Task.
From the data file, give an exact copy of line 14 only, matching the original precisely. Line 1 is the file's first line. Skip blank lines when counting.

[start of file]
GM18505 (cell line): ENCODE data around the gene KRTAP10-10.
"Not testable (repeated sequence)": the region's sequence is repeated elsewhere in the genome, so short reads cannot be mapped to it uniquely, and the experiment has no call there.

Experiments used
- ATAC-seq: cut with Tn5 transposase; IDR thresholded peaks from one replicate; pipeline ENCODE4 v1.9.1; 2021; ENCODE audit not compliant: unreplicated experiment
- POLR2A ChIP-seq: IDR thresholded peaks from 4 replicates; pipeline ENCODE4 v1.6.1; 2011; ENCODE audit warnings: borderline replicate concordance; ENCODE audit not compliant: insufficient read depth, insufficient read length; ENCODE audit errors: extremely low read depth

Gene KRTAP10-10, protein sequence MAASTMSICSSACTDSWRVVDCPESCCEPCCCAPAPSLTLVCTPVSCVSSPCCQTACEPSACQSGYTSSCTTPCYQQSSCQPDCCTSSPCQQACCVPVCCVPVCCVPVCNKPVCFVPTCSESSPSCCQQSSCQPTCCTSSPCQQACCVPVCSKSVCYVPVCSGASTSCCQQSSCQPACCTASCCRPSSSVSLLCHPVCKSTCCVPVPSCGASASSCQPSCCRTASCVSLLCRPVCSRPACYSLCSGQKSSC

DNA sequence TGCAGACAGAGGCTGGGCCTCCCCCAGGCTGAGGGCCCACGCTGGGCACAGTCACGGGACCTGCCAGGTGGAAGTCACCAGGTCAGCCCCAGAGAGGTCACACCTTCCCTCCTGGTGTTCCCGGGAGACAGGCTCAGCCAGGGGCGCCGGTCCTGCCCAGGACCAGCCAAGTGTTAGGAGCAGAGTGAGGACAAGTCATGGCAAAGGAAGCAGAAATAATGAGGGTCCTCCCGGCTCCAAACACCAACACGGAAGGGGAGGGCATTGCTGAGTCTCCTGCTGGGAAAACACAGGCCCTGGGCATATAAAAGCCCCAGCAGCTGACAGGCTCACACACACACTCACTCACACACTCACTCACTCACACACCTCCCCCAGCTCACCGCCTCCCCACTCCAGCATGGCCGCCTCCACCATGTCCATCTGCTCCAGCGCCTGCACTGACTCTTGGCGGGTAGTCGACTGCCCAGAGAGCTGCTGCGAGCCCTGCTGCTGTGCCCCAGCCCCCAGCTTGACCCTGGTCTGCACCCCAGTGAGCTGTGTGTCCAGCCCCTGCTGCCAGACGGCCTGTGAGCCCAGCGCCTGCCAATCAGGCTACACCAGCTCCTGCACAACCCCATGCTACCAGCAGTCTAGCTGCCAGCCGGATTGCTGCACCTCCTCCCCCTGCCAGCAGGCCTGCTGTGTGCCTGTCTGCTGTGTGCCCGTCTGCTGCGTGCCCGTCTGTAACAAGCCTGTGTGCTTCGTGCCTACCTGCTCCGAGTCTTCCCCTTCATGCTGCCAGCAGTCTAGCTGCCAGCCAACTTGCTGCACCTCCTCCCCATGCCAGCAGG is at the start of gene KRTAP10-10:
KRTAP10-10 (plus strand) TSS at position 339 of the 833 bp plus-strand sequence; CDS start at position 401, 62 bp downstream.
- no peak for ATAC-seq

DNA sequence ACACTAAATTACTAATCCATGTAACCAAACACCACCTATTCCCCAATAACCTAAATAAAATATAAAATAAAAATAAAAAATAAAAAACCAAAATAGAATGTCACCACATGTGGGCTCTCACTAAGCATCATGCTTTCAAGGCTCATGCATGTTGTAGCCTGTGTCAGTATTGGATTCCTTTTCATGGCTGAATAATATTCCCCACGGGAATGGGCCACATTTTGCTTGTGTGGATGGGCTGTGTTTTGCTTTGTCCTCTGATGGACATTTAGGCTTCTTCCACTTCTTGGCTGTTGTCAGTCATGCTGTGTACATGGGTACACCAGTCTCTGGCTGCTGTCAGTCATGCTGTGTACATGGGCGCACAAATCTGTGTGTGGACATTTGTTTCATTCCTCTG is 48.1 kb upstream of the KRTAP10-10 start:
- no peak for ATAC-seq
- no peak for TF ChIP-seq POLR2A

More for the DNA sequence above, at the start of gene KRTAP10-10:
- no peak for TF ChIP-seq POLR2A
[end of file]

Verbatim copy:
- no peak for TF ChIP-seq POLR2A